You take probiotics to keep your gut bacteria in check, but the good-for-you benefits extend beyond better digestion
Your gut is like a rainforest, home to a thriving ecosystem of healthy (and sometimes harmful) bacteria, most of which are still unidentified. In fact, scientists are just now starting to understand just how far-reaching the effects of this microbiome really are. Recent research has revealed that it plays a role in how your brain reacts to stress, the food cravings you get, and even how clear your complexion is. So we rounded up the six most surprising ways these good-for-you bugs are pulling the strings behind the scenes of your health.
About 95 percent of the human microbiome is found in your gut, so it makes sense that it regulates weight. The more diverse your gut bacteria are, the less likely you are to be obese, according to research in the journal Nature. (Good news: exercising seems to increase gut bug diversity.) Other studies have shown that intestinal microbes can trigger food cravings. The bugs require different nutrients to grow, and if they aren’t getting enough of something—like sugar or fat—they’ll mess with your vagus nerve (which connects the gut to the brain) until you crave what they need, researchers from UC San Francisco say.
As you age, the population of your microbiome increases. The extra bugs may activate the immune system, creating chronic inflammation—and increasing your risk for a host of inflammatory age-related conditions, including heart disease and cancer, say researchers at the Buck Institute for Research on Aging. So doing things that keep your healthy bacteria healthy, like taking probiotics (like GNC's Multi-Strain Probiotic Complex; $40, gnc.com) and eating a balanced diet, may also help you live longer. (Check out 22 Things Fit Women Over Age 30 Experience.)
A growing body of evidence suggests that your gut microbiome can actually communicate with the brain, leading to changes in mood and behavior. When Canadian researchers gave anxious mice gut bacteria from fearless mice, the nervous rodents became more aggressive. And another study seemed to show that women who ate probiotic yogurt experienced less activity in the areas of the brain associated with stress. (Another foodie mood booster? Saffron, used in these 8 Healthy Recipes.)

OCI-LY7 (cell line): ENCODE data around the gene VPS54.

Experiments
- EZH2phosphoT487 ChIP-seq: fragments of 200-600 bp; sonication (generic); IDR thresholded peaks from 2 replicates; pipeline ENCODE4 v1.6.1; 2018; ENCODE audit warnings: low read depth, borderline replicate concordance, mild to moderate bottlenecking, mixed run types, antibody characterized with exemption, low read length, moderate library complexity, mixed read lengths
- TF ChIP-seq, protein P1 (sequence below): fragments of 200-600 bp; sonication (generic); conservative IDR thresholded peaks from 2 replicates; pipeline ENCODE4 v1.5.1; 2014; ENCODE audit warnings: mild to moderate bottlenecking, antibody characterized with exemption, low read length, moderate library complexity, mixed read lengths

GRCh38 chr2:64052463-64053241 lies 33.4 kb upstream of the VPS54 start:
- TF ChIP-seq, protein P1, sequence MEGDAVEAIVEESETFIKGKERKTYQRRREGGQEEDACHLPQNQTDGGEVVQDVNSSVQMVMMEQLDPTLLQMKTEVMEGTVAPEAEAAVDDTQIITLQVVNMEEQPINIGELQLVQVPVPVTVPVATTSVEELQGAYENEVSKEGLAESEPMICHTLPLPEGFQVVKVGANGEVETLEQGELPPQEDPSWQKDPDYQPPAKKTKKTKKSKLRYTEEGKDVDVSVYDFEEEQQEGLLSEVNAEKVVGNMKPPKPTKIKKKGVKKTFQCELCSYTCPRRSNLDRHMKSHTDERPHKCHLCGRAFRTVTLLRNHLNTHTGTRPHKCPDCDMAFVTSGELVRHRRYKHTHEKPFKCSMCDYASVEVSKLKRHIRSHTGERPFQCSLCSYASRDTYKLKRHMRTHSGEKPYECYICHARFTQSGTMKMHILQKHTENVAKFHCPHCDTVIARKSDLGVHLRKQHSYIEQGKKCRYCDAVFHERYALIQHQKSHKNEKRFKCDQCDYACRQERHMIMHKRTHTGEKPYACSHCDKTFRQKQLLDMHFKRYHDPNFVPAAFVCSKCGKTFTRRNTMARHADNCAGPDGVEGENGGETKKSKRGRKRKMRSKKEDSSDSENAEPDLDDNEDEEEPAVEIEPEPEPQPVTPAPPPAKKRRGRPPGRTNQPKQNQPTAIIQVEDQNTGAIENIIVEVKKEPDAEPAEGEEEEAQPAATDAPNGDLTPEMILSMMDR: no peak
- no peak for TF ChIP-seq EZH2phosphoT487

After genome sequencing participants’ skin, UCLA scientists identified two strains of bacteria associated with acne and one strain associated with clear skin. But even if you’ve got one of the unlucky zit-causing strains, eating probiotic yogurt to maximize the health of your friendly bugs can help heal acne faster and make skin less oily, according to Korean research. (Another new way to Get Rid of Acne: Face Mapping.)
Scientists have long suspected there’s a connection between eating red meat and heart disease, but the reason for it hasn’t been fully understood. Your gut bacteria may be the missing link. Cleveland Clinic researchers found that as you digest red meat, your gut bacteria create a byproduct called TMAO, which promotes plaque accumulation. If more studies back its efficacy, TMAO testing may soon be like cholesterol testing—a quick, easy way to assess your risk for heart disease and get some insight into the best dietary approach. (5 DIY Health Checks that Could Save Your Life.)
Turns out, your friendly bacteria have their own mini-biological clocks that sync up to yours—and just as jet lag can throw off your body clock and make you feel foggy and drained, so too can it throw off your “bug clock.” That may help explain why people with frequently messed-with sleep schedules are more likely to have issues with weight gain and other metabolic disorders, according to Israeli researchers. The study authors say that trying to stick as closely to your hometown eating schedule even when you’re in a different time zone should help ease the disruption.